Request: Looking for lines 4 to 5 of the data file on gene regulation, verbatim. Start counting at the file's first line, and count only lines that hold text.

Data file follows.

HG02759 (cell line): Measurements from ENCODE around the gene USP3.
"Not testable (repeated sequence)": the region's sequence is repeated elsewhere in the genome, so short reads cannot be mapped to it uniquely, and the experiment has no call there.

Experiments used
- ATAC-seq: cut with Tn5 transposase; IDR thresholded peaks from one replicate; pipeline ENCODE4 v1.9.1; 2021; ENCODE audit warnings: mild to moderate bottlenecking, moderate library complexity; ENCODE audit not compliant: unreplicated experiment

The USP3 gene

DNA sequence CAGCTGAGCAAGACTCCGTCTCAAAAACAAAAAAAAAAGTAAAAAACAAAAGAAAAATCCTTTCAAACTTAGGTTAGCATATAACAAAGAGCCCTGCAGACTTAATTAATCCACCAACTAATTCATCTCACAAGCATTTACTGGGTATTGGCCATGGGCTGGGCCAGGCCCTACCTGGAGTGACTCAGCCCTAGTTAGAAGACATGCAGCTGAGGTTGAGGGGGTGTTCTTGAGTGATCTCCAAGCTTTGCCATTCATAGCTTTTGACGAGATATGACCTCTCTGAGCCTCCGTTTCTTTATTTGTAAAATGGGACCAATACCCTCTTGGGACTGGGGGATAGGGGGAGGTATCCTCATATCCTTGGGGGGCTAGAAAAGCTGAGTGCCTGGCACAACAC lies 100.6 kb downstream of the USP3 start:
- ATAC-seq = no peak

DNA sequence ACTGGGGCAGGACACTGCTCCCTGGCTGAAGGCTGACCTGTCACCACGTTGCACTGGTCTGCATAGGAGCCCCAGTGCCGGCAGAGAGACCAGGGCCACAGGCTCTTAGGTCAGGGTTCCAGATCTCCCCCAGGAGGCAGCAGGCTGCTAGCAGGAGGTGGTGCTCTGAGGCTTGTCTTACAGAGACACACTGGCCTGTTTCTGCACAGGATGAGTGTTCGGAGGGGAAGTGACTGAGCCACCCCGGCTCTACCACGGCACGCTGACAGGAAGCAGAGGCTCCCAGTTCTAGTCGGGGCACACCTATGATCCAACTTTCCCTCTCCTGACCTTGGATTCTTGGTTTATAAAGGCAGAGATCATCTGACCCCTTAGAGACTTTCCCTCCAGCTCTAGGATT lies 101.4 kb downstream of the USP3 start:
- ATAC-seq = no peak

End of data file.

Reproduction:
- ATAC-seq: cut with Tn5 transposase; IDR thresholded peaks from one replicate; pipeline ENCODE4 v1.9.1; 2021; ENCODE audit warnings: mild to moderate bottlenecking, moderate library complexity; ENCODE audit not compliant: unreplicated experiment

The USP3 gene